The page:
Southern Utah News Articles
Kanab City Planning Commission passes Best Friends building project
Bart Battista, representing Best Friends (BF), once again came before the Kanab Planning Commission (KPC) on March 5 to request a zone change in the Ranchos to accommodate a housing project for BF employees.
In the previous KPC meeting, his request to rezone the 30.46 acres to the east of Hamblin Dr., owned by Karen Alvey, from an RA (Rural Agricultural) to an RM (Multifamily) was denied by the KPC in a tie vote. BF option was to appeal that request directly to the Kanab City Council, but chose instead to go back to the KPC and ask for a zone change to an R-1-8 and R-1-15 designation (Residential Single-Family).
Instead of the clustering of the 45 homes around the center of the property, as was proposed in the initial request, this zone allows for two to four homes per acre, according to the Kanab City General Plan. Potentially this 30 acre subdivision could see anywhere from 60 to 120 houses in it, depending on how BF wants to develop it. Battista said it’s possible that not all of the lots would be owned by BF in the end.
City Planner Bob Nicholson said BF would have to comply with the city’s subdivision standards, which would include sewer lines and standard public streets with curb and gutter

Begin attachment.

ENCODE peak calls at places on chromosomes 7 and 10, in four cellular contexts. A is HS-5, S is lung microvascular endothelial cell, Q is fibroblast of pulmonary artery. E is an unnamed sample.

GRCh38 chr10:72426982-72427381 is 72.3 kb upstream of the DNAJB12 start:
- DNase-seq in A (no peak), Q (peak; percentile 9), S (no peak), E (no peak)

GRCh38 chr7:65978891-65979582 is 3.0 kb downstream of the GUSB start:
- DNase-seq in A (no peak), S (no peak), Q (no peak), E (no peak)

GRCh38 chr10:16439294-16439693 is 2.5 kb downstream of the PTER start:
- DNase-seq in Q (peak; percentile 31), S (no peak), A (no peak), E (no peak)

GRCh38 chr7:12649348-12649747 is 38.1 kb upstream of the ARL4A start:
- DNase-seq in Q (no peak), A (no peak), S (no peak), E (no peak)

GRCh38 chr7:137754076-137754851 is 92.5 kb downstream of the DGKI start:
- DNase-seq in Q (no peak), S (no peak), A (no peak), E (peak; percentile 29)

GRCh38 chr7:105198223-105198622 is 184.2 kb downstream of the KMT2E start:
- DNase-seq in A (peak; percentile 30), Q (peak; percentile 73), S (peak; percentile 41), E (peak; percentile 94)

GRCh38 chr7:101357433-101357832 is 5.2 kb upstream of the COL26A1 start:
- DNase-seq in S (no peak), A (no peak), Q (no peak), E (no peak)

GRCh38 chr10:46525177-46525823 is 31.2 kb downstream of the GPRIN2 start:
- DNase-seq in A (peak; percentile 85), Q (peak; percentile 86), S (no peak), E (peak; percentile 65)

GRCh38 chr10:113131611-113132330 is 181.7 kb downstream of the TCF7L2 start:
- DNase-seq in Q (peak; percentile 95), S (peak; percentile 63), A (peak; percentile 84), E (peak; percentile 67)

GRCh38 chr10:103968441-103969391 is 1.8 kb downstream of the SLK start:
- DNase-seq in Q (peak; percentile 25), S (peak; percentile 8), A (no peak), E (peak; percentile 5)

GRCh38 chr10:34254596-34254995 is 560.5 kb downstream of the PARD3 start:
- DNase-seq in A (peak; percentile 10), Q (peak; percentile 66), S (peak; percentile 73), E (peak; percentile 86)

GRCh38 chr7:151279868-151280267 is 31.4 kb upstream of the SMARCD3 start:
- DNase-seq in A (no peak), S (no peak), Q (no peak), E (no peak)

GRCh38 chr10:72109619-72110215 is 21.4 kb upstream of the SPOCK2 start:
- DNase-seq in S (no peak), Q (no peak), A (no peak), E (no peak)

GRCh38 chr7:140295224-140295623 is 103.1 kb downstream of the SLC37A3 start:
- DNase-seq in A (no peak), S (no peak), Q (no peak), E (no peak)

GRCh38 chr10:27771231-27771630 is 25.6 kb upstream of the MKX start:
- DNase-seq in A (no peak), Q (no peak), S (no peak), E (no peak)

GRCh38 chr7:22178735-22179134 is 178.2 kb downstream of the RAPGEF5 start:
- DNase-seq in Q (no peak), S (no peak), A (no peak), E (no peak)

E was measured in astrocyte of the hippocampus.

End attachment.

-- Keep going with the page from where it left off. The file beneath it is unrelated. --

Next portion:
This latest zone change request did not set well with many of the 60 people in attendance.
Richard Anderson questioned the traffic study done earlier, feeling that increased traffic on Hamblin, Stewart, Powell and Kanab Creek Drives would vastly exceed the average daily traffic loads they were designed for. “These roads are 24 feet wide and not holding up well with current traffic loads,” said Anderson.
Samantha LeFevre pleaded, “Please don’t ignore the rights of those that have bought in this area of the Ranchos for a reason.” LeFevre lives on Hamblin Dr., where lot sizes are 2.5-3.5 acres, giving the area more of a rural setting.
Richard Grey, who also lives on Hamblin Dr., felt his neighborhood would be destroyed by the project. “You’ll be dumping traffic from improved city streets in the subdivision onto a rural type road,” Grey warned. “People can’t be sure that their home settings won’t change, if a zone change is made.”
Bruce Davis stated, “A new development should be compatible with the existing neighborhood surrounding it, and this zone designation does not conform to that concept.”
Others in the room felt BF was being unfairly bashed for wanting to build homes in Kanab. “These people moving here are Kanab residents, not just BF employees,” implored Collette Cox of the Kanab Chamber of Commerce.
Battista finished up by saying, “We are complying with Kanab’s General Plan by requesting this zone change and expect to fully comply with city regulations in our preliminary plat plan. We are buying private property, not open space land, and believe in smart planning for this subdivision. The home designs previously presented will remain the same.”
After two hours of discussion and debate, a motion was made by Scott Colson, and seconded by Breck Judd, to recommend the zone change to the Kanab City Council. Ben Clarkson and new KPC member, Boyd Corry, also voted for it. Joan Thacher voted against it and Chris Heaton abstained. The motion passed and Best Friends got the zone change they had sought since the start of this year.